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Introduction
  • Traumatic or Atraumatic
    • traumatic dislocation
      • direction
        • anterior (more common)
        • posterior (mediastinal structures at risk)
        • important to distinguish from medial clavicle physeal fracture (physis doesn't fuse until age 20-25) 
      • mechanism
        • usually high energy injury (MVA, contact sports)
    • atraumatic subluxation
      • occurs with overhead elevation of the arm
      • affected patients are younger
        • many demonstrate signs of generalized ligamentous laxity
      • subluxation usually reduces with lowering the arm
      • treatment is reassurance and local symptomatic treatment
Anatomy
  • Medial clavicle
    • first bone to ossify and last physis to close (age 20-25)
  • Sternoclavicular joint
    • osteology
      • diarthrodial saddle joint
      • incongruous (~50% contact)
      • fibrocartilage 
    • stability
      • stability depends on ligamentous structures 
        • posterior capsular ligament 
          • most important structure for anterior-posterior stability
        • anterior sternoclavicular ligament
          • primary restraint to superior displacement of medial clavicle
        • costoclavicular (rhomboid) ligament
          • anterior fasciculus resists superior rotation and lateral displacement
          • posterior fasciculus resists inferior rotation and medial displacement
        • intra-articular disk ligament
          • prevents medial displacement of clavicle
          • secondary restraint to superior clavicle displacement
Presentation
  • Symptoms
    • anterior dislocation
      • deformity with palpable bump
    • posterior dislocations
      • dyspnea or dysphagia
      • tachypnea and stridor worse when supine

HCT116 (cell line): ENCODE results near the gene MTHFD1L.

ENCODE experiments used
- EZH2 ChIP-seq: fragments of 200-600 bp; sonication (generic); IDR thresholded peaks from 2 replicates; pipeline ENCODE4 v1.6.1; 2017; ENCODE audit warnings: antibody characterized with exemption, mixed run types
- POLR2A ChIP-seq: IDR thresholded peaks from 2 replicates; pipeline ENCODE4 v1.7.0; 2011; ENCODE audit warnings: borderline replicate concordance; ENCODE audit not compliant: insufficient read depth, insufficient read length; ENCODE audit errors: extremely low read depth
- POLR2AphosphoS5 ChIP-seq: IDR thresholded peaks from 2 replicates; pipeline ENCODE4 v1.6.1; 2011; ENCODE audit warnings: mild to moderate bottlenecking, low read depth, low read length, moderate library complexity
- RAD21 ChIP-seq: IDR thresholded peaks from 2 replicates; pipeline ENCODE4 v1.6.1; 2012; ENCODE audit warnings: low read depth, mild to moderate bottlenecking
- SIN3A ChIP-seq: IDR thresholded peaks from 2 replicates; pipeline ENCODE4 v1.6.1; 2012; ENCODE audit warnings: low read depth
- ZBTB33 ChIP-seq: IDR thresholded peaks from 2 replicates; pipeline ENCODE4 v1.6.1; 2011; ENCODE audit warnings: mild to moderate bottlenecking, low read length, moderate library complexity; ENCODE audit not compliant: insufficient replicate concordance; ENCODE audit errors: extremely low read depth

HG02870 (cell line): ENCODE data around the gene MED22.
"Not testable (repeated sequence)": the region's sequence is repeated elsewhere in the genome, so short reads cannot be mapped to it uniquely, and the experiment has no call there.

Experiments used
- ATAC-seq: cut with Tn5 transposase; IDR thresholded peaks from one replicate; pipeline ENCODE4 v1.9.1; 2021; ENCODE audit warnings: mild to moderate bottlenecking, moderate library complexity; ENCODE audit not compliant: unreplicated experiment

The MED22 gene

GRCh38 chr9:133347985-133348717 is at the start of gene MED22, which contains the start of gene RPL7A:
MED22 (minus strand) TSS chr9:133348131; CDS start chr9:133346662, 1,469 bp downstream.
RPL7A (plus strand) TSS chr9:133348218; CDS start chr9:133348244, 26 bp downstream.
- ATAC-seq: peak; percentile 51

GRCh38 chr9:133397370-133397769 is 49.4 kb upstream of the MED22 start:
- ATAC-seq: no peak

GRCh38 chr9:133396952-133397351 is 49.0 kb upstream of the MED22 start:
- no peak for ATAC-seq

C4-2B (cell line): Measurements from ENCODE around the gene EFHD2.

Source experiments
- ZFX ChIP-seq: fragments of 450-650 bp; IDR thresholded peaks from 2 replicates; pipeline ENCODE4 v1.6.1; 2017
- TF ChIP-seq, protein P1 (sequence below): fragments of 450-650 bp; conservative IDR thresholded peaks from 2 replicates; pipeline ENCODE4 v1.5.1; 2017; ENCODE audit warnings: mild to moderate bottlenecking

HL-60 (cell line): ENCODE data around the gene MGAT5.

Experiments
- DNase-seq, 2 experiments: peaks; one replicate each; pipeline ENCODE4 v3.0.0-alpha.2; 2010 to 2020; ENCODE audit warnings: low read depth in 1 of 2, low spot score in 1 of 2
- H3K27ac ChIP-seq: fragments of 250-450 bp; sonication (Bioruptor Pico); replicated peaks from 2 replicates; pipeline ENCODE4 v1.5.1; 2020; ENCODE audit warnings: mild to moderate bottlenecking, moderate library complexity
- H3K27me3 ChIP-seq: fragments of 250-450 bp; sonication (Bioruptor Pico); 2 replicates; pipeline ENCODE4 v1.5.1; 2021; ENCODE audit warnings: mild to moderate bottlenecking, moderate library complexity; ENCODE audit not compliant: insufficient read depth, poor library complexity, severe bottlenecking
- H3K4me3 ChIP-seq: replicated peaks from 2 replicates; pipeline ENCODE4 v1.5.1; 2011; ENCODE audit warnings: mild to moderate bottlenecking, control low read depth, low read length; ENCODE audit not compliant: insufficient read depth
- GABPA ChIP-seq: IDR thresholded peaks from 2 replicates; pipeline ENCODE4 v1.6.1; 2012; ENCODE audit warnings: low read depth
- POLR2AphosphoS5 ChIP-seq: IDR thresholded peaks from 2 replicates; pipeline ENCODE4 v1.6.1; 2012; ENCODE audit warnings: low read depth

• Physical exam
    • palpation
      • prominence that increases with arm abduction and elevation  
    • ROM and instability
      • decreased arm ROM
    • neurovascular
      • parasthesias in affected upper extremity
      • venous congestion or diminished pulse when compared with contralateral side
    • provocative maneuvers
      • turning head to affected side may relieve pain
Imaging
  •  Radiographs
    • recommended views
      • AP and serendipity views
    • findings
      • difficult to visualize on AP   
      • serendipity views ( beam at 40 cephalic tilt) 
        • anterior dislocation
          • affected clavicle above contralateral clavicle
        • posterior dislocation
          • affected clavicle below contralateral clavicle
  • CT scan
    • study of choice
      • axial views can visualize mediastinal structures and injuries  
      • can differentiate from physeal fractures
Treatment
  • Nonoperative
    • reassurance and local symptomatic treatment 
      • indications
        • atraumatic subluxation 
        • chronic anterior dislocation (> 3 weeks old) 
      • technique
        • sling for comfort
        • return to unrestricted activity by 3 months
    • closed reduction under general anesthesia +/- thoracic surgery 
      • indications
        • acute anterior dislocations (< 3weeks old)
        • acute posterior dislocations (< 3weeks old)
      • if reduction stable
        • velpeau bandage for 6 weeks
          • may need plaster jacket or figure of eight bandage to distract shoulder
          • elbow exercises at 3 weeks
          • return to sports at 3 months
      • if reduction unstable
        • accept deformity or medial clavicle excision (below)
  • Operative
    • open reduction and soft-tissue reconstruction with thoracic surgery back-up  post 
      • indications
        • posterior dislocation with
          • dysphagia
          • shortness of breath
          • decreased peripheral pulses 
    • medial clavicle excision
      • indications
        • chronic/recurrent SC dislocation (anterior or posterior)
        • persistent sternoclavicular pain
Techniques
  • Closed reduction under general anesthesia
    • reduction technique
      • place patient supine with arm at edge of table and prep entire chest
      • abduct and extend arm while applying axial traction and direct pressure
      • simultaneously apply direct posterior pressure over medial clavicle 
      • manipulate medial clavicle with towel clip or fingers
  • Medial clavicle excision
    • approach
      • incision made over medial clavicle 
    • resection
      • costoclavicular ligaments must be preserved 
        • preserve by resecting < 15mm of medial clavicle
        • repair if injured
Complications
  • Cosmetic deformity
 

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